There’s some very good basketball on tonight, with TNT hosting the first meeting between the Los Angeles Clippers and the newly revamped Brooklyn Nets ahead of the Warriors game against the Celtics.
WHO: Golden State Warriors (11-9) vs Boston Celtics (10-8)
WHEN: Tuesday, February 2nd, 2021 // 7:00 pm PST
We used to do these link summary articles sometimes at GSOM, and there was this Wiseman article, in particular that Warriors fans need to be aware of. So here goes…
James Wiseman figures to play a franchise-defining role with the Warriors, so I’ve been extremely curious to read more about him. It looks like the Chronicle’s Connor Letourneau is taking the first big crack at a deep dive into the rookie’s background and first year in the league. Today’s first installment of "Wiseman's Way," a series chronicling James Wiseman's rookie season with the Warriors, focused on the rookies family and childhood, and it’s powerful stuff.
Some things I learned:
Wiseman is extremely tight with his mom and sister. He moved his mom out to SF with him, and calls his older sister after every game.
He grew up mostly in East Nashville. His older sister would watch him after school, taught him to cook, and would challenge him to basketball games in the driveway (I bet she can kinda ball out).
His mom sounds amazing. Worked two jobs putting him and his sister through school and seems to be responsible for instilling his work ethic.
Wiseman became the youngest player in franchise history to start on opening night. The 37 points in his first two games are the most by a Warriors rookie since Rick Barry’s 42 in 1965.
This whole segment:
Wiseman, fueled by a desire to help his family, transformed himself. Gawky and uncoordinated in middle school, he had become one of the nation’s top high school recruits. In the summer before eighth grade, determined to improve his athleticism, he slogged through workouts in his driveway for six or seven hours a day.
Gang members abandoned their street corners to join him in games of two-on-two or three-on-three. When they returned to dealing drugs, they left Wiseman alone. The towering 13-year-old running grueling drills and banging in shots at all hours was destined for a life bigger than anything the streets could offer.
“The dealers and stuff, they really supported me,” Wiseman said. “They’d just tell me, ‘Keep doing your thing. Keep working on your craft so you can get out of here and put on for your city.’”
There’s also some stuff in there about Penny Hardaway, and Wiseman’s college ineligibility, but the whole thing is just a fantastic read. I cannot recommend it enough. And it’s just the first installment in a series!
There’s a lot to chew on when it comes to the Warriors’ situation with Curry right now. I have a partial article stewing on this exact topic, because it’s an interesting (and super subjective) subject. Namely, what does it mean to “maximize” the rest of Curry’s career?
And if the answer to the above question is “sacrifice the future, just field the best team possible every season (including this one)” then you’ll agree with the author’s sentiment:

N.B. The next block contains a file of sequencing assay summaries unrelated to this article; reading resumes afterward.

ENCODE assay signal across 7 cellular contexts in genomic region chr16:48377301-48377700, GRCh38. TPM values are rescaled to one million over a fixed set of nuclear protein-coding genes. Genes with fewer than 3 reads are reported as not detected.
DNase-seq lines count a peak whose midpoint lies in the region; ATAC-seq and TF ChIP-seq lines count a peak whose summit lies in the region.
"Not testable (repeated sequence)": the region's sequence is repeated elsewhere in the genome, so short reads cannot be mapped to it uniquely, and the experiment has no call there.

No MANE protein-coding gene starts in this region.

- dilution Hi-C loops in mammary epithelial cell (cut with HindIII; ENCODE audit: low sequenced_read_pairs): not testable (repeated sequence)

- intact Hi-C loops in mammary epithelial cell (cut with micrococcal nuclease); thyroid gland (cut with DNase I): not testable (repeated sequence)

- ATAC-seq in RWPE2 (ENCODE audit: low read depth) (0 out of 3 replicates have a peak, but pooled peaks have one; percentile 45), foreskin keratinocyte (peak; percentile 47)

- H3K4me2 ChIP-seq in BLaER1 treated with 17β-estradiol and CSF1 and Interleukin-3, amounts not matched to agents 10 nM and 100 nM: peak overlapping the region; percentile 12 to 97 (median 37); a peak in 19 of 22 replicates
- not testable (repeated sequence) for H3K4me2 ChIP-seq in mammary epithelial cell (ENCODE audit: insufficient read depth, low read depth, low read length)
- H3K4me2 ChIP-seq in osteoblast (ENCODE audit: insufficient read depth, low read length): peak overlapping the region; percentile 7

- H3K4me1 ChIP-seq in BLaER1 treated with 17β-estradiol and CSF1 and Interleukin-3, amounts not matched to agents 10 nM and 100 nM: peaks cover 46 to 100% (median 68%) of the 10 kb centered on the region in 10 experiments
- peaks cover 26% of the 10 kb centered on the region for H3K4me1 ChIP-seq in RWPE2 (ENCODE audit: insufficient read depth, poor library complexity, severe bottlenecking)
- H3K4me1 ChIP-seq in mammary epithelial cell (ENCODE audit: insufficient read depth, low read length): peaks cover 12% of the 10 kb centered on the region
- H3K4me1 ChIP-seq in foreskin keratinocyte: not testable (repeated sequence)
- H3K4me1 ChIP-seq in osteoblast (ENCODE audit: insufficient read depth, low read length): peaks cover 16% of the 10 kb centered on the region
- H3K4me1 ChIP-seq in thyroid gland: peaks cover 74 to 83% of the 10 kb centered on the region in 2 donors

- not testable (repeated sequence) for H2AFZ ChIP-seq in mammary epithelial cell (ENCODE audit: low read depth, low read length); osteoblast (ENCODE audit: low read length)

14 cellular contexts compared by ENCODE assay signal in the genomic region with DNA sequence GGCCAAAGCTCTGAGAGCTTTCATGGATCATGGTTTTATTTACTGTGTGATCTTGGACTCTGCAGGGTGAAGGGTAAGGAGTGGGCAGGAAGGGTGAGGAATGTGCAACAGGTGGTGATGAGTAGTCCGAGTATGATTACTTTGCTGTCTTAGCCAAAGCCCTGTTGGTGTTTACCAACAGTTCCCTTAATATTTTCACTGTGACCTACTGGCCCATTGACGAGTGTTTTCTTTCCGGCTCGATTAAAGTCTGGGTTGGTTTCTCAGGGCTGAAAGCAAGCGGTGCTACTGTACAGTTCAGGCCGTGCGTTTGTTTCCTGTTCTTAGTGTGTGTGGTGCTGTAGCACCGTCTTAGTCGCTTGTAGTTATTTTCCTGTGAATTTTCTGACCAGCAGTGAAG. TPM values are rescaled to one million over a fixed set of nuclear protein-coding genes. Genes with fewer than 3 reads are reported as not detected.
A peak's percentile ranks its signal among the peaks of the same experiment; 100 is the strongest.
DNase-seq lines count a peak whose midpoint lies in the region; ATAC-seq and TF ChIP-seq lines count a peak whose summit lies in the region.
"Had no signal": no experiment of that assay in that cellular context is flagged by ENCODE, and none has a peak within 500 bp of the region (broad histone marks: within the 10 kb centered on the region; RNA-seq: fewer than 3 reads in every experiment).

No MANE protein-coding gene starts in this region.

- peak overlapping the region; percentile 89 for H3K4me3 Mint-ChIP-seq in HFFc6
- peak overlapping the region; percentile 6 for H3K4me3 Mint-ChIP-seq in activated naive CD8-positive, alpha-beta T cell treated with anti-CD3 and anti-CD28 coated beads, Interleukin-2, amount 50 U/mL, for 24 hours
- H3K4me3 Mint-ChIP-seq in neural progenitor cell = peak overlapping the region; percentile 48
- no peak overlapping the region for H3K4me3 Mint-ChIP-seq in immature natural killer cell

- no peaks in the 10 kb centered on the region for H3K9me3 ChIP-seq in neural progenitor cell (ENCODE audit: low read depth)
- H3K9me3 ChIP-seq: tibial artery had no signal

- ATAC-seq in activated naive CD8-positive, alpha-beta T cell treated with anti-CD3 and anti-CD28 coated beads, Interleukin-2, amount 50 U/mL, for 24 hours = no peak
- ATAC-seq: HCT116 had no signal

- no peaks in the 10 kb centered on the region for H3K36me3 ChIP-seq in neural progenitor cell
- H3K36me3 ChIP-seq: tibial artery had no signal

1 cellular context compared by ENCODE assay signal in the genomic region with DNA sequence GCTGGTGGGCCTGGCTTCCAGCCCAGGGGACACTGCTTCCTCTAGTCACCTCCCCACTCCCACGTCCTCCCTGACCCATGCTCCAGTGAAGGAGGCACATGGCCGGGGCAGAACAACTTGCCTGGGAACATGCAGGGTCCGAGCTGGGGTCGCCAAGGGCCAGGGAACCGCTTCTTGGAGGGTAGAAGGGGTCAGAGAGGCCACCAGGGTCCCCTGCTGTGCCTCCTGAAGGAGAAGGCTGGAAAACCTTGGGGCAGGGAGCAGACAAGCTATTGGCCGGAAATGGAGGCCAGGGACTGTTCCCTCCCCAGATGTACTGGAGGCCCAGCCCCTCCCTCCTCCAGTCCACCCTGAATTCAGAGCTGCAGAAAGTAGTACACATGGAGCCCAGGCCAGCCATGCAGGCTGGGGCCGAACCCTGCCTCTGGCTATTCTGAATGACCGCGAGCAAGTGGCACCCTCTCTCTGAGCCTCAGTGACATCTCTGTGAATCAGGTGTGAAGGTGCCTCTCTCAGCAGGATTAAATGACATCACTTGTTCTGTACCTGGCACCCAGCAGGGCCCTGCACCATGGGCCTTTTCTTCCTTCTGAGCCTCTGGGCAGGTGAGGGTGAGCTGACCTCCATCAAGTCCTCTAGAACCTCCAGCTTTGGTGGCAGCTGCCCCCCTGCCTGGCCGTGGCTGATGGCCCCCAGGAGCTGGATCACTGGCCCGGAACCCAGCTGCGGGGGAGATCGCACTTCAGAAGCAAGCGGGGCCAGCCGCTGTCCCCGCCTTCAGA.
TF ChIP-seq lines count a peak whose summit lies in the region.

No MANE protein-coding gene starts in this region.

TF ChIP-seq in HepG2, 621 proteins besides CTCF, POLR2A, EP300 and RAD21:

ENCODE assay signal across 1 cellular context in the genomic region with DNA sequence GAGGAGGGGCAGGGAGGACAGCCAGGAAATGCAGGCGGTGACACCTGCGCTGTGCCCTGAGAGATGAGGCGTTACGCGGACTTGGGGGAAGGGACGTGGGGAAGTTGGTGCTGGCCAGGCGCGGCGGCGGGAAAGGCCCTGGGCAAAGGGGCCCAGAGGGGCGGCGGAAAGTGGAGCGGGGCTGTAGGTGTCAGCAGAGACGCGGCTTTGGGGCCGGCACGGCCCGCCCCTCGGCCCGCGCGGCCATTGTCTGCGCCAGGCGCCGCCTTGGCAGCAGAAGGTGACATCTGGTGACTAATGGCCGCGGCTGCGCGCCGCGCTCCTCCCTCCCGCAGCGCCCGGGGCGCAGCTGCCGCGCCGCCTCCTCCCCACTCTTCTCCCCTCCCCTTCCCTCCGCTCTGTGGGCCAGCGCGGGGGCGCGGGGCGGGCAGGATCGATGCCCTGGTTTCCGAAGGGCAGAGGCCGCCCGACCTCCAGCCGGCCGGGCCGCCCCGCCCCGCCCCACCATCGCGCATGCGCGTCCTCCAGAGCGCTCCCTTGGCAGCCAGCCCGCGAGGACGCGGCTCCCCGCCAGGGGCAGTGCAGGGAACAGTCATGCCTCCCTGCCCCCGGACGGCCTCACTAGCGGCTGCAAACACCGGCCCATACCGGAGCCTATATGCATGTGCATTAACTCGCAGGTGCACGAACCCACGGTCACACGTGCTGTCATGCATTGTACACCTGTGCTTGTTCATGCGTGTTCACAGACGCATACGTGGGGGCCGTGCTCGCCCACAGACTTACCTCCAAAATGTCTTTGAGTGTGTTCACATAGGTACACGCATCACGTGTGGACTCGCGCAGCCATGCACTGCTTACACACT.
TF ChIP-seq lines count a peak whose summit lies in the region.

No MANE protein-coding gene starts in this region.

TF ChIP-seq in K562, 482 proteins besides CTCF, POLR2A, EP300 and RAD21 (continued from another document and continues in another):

More importantly, the idea that Thompson is just going to come back firing on all cylinders feels like a reach. By the time next season begins, Thompson won't have played in an NBA game for almost 30 months. He's going to turn 31 in a week, which means he'll be 32 a few months into next season, and, as we know, he'll be coming off a torn ACL and a torn Achilles.
If the Warriors don't make any big moves, a 90 percent Thompson likely isn't enough. It's not even certain that a 100 percent Thompson puts the Warriors within the ranks of legitimate contenders. Seeing how great Kevin Durant and John Wall look so far, given that they are both coming off Achilles tears, gives the Warriors hope that Thompson can return to his old self. That's deceiving, however, in the fact that Durant sat 18 months from the day he tore his Achilles, and Wall sat 21 months. Thompson will be trying to come back in the neighborhood of 12 months post-Achilles tear.
Reports out today say that Beal isn’t asking out, the team isn’t trading him; and there are also plenty of structural design questions on Beal’s fit here… actually, just read Anthony Slater’s article on the Athletic.
But even as just something of an example trade, it’s a valid question of if the Warriors are better served waiting on Wiseman and next year’s pick, plus a returned Thompson, or if they should cash out as much as possible chasing another top tier star player.
Wanamaker is a solid backup. Though he’s no Iguodala or Livingston, he does seem to offer that same stabilizing vibe. Coaches love knowing what they’ll get out of a player when they sub them in, and Wanamaker talks a bit about Kerr and how the Celtics coach, Brad Stevens felt like home for Wanamaker - especially as late in life as he found his NBA shot.
Remember that Wanamaker spent the eight years overseas (after going undrafted in 2011) before landing a role in Boston.
"It's definitely a special place," Wanamaker said. "It was my first chance, my first NBA deal, which was my lifelong dream. It's going to be great out there playing against the guys who I still keep in touch with. Great relationships with those guys. Two years with most of them."
"When I'm hearing the play calls and hear Brad's voice and some of the coaches calling plays, it may be weird a little bit to begin. But once I adjust, the competitiveness will pick up. Some friendly trash talk with the guys. I'm excited."